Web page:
Machine Woman’s gritty, future-gazing sound treads the line between thumping techno and arresting atmospherics, irreverent humour and hunger for glitchy experimentation. Her use of skittish percussion, warped vocal snippets and shuffling synth pads always serve her impeccable sense of narrative.
Vtorova’s multidisciplinary approach begins with her very moniker: Machine Woman, a reference to the Maschinenmensch character from Fritz Lang’s 1927 dystopian classic Metropolis. Her eponymous fate as a woman making raucous machine music sprinkled with world cinema samples was sealed after taking her first Ableton lesson evening class. By then, the self-trained musician had already absorbed her brother’s bootleg tapes and attempted to reproduce Slipknot on the drums in her mom’s garage. But after the St. Petersburg native played in a handful of noise and punk outfits, it became clear her singular talents would best be showcased as a solo maker of murky, dust-coated electronica. Since a handful of limited cassette releases in 2014 and 2015, and an EP of creeping techno on Swedish producer Peder Mannerfelt’s label, Machine Woman confirmed she had many more tricks up her sleeve with 2016’s Genau House and its lush, compellingly strange atmospherics. With last summer’s superb When Lobster Comes Home EP, Vtorova brought smiles to many faces by weaving blissful chords and head-spinning kick drums.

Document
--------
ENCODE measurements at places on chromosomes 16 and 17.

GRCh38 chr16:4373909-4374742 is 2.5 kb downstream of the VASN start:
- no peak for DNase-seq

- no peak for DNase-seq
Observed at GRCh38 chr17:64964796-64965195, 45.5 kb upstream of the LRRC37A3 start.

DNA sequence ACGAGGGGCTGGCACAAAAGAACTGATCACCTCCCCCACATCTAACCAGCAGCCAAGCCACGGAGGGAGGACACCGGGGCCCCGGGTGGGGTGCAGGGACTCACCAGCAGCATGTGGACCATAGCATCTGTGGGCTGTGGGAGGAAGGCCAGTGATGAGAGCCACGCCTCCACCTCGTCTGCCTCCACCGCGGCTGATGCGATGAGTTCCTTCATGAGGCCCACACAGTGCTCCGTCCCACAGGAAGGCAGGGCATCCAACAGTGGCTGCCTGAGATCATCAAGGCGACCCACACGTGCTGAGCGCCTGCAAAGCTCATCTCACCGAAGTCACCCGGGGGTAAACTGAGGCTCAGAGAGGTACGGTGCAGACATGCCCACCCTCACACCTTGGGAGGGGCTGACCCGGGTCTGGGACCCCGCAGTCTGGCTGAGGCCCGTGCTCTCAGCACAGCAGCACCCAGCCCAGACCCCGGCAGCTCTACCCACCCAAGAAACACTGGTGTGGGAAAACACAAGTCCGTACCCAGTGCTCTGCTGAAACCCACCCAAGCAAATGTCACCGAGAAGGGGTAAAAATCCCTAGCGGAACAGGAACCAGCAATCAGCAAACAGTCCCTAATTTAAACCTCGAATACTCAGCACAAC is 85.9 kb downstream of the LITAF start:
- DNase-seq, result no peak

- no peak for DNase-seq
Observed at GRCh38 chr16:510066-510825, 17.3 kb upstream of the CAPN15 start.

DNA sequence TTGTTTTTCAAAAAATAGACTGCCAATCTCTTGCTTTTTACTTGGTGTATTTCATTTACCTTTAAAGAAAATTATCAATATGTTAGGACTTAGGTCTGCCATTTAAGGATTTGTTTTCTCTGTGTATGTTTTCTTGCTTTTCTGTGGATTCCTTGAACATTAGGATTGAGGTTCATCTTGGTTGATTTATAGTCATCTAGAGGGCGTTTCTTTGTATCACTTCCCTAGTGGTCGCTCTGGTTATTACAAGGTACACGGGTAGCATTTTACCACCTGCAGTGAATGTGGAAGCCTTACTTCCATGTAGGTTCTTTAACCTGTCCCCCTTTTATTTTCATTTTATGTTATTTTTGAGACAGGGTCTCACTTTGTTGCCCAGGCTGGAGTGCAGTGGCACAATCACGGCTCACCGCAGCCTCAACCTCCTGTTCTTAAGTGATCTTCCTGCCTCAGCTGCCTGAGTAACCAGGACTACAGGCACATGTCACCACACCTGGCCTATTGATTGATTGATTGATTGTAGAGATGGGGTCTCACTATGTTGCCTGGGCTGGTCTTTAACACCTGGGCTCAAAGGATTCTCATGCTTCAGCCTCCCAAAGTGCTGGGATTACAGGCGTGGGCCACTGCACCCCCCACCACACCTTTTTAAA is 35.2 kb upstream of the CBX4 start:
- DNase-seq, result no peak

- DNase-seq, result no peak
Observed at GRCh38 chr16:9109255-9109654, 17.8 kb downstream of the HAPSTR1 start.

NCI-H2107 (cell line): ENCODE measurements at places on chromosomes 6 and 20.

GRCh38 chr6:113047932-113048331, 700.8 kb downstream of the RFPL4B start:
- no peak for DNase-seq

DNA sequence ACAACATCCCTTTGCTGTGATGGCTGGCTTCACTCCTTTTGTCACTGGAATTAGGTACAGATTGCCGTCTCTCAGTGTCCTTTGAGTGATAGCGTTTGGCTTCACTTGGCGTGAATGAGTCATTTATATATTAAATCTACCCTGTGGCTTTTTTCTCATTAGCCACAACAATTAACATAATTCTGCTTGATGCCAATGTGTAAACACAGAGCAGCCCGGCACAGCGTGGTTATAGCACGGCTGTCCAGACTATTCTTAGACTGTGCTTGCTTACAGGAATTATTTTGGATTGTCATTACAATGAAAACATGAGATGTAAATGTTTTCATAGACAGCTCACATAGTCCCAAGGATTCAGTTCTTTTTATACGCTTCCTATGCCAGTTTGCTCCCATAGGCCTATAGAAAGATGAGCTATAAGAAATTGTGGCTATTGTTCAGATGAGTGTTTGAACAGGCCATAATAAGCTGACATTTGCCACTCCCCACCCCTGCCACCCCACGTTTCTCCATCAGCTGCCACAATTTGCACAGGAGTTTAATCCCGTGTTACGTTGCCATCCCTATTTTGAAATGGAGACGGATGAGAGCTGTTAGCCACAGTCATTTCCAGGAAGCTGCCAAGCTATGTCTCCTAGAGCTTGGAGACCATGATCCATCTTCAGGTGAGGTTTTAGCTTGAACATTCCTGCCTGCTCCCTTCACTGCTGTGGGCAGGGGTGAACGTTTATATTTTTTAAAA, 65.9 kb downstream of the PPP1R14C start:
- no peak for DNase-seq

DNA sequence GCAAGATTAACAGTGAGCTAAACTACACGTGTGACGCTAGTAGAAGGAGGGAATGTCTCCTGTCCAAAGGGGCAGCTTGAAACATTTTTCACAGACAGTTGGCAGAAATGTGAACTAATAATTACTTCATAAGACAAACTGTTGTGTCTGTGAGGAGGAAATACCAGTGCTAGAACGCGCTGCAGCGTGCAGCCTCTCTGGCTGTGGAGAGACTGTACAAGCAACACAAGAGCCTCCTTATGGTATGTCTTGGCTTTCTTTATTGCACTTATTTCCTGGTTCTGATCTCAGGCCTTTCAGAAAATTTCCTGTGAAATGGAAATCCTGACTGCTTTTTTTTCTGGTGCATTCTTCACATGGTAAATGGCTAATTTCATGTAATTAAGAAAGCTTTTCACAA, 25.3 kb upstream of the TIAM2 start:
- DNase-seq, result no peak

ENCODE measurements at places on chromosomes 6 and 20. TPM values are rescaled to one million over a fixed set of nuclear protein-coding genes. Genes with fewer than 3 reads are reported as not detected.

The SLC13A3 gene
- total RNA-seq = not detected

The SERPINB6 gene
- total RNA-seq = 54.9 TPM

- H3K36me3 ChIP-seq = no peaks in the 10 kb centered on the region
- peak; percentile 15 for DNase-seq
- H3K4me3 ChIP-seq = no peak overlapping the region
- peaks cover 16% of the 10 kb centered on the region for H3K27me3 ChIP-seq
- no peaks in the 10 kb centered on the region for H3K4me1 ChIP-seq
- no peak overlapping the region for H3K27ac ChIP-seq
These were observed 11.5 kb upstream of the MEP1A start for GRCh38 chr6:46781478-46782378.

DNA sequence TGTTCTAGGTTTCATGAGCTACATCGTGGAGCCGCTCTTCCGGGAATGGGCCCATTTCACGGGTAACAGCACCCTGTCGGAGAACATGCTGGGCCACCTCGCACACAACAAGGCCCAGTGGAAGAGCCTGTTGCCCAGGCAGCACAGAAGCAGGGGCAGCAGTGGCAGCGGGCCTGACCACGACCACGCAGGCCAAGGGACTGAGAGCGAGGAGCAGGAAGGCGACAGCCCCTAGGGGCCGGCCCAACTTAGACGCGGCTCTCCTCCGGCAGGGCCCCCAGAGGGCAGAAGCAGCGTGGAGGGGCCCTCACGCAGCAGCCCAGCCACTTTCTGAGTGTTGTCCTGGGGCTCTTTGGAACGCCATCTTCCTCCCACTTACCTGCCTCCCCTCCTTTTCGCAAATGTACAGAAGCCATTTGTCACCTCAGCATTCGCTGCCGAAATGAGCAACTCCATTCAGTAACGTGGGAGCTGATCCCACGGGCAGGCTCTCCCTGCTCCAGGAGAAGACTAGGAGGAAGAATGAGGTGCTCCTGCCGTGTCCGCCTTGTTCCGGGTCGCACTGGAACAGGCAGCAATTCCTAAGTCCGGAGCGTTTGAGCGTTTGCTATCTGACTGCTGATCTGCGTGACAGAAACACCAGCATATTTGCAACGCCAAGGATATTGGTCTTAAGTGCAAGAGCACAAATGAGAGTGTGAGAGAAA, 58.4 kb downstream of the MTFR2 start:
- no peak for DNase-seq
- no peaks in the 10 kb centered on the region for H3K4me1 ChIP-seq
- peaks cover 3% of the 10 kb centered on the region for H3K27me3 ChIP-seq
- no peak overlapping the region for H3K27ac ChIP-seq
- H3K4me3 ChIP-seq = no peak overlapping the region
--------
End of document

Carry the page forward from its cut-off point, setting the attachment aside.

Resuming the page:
As she prepares forthcoming releases on her very own Take Away Jazz Records, and contributes to both Berlin’s Community Radio and Bristol’s Noods Radio, expect this free spirit to keep flirting with mayhem in her unpredictable live sets, by way of propulsive cuts for people who can’t sleep at night.